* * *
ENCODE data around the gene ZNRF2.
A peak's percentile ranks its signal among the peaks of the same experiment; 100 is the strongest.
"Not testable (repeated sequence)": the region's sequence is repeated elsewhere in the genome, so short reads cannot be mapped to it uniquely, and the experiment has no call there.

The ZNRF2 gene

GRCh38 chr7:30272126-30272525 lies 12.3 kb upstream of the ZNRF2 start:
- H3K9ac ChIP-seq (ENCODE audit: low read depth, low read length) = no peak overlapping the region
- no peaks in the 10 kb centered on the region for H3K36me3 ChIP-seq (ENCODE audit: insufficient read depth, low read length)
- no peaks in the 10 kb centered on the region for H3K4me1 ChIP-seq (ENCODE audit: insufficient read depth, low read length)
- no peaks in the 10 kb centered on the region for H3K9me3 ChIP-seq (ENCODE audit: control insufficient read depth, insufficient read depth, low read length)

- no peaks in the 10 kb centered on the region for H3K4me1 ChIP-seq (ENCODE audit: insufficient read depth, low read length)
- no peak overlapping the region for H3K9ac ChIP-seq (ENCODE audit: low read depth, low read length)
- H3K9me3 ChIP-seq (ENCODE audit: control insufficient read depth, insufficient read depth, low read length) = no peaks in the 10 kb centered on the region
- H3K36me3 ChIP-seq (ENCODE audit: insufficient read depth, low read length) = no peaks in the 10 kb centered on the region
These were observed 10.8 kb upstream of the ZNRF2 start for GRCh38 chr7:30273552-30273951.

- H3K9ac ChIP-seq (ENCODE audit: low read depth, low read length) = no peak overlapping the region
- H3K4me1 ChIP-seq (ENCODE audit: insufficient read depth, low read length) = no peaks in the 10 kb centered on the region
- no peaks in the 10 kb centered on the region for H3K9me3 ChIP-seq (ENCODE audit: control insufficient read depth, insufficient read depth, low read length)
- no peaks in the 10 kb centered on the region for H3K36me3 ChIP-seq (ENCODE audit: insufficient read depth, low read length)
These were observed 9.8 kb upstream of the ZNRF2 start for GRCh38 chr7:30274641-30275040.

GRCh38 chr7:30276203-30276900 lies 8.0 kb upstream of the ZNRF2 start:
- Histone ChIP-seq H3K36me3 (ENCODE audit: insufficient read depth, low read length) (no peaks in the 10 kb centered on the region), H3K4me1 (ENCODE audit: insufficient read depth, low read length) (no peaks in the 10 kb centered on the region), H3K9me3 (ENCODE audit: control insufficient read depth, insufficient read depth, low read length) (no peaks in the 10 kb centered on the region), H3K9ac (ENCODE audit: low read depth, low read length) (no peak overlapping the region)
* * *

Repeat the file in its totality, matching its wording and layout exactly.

ENCODE data around the gene ZNRF2.
A peak's percentile ranks its signal among the peaks of the same experiment; 100 is the strongest.
"Not testable (repeated sequence)": the region's sequence is repeated elsewhere in the genome, so short reads cannot be mapped to it uniquely, and the experiment has no call there.

The ZNRF2 gene

GRCh38 chr7:30272126-30272525 lies 12.3 kb upstream of the ZNRF2 start:
- H3K9ac ChIP-seq (ENCODE audit: low read depth, low read length) = no peak overlapping the region
- no peaks in the 10 kb centered on the region for H3K36me3 ChIP-seq (ENCODE audit: insufficient read depth, low read length)
- no peaks in the 10 kb centered on the region for H3K4me1 ChIP-seq (ENCODE audit: insufficient read depth, low read length)
- no peaks in the 10 kb centered on the region for H3K9me3 ChIP-seq (ENCODE audit: control insufficient read depth, insufficient read depth, low read length)

- no peaks in the 10 kb centered on the region for H3K4me1 ChIP-seq (ENCODE audit: insufficient read depth, low read length)
- no peak overlapping the region for H3K9ac ChIP-seq (ENCODE audit: low read depth, low read length)
- H3K9me3 ChIP-seq (ENCODE audit: control insufficient read depth, insufficient read depth, low read length) = no peaks in the 10 kb centered on the region
- H3K36me3 ChIP-seq (ENCODE audit: insufficient read depth, low read length) = no peaks in the 10 kb centered on the region
These were observed 10.8 kb upstream of the ZNRF2 start for GRCh38 chr7:30273552-30273951.

- H3K9ac ChIP-seq (ENCODE audit: low read depth, low read length) = no peak overlapping the region
- H3K4me1 ChIP-seq (ENCODE audit: insufficient read depth, low read length) = no peaks in the 10 kb centered on the region
- no peaks in the 10 kb centered on the region for H3K9me3 ChIP-seq (ENCODE audit: control insufficient read depth, insufficient read depth, low read length)
- no peaks in the 10 kb centered on the region for H3K36me3 ChIP-seq (ENCODE audit: insufficient read depth, low read length)
These were observed 9.8 kb upstream of the ZNRF2 start for GRCh38 chr7:30274641-30275040.

GRCh38 chr7:30276203-30276900 lies 8.0 kb upstream of the ZNRF2 start:
- Histone ChIP-seq H3K36me3 (ENCODE audit: insufficient read depth, low read length) (no peaks in the 10 kb centered on the region), H3K4me1 (ENCODE audit: insufficient read depth, low read length) (no peaks in the 10 kb centered on the region), H3K9me3 (ENCODE audit: control insufficient read depth, insufficient read depth, low read length) (no peaks in the 10 kb centered on the region), H3K9ac (ENCODE audit: low read depth, low read length) (no peak overlapping the region)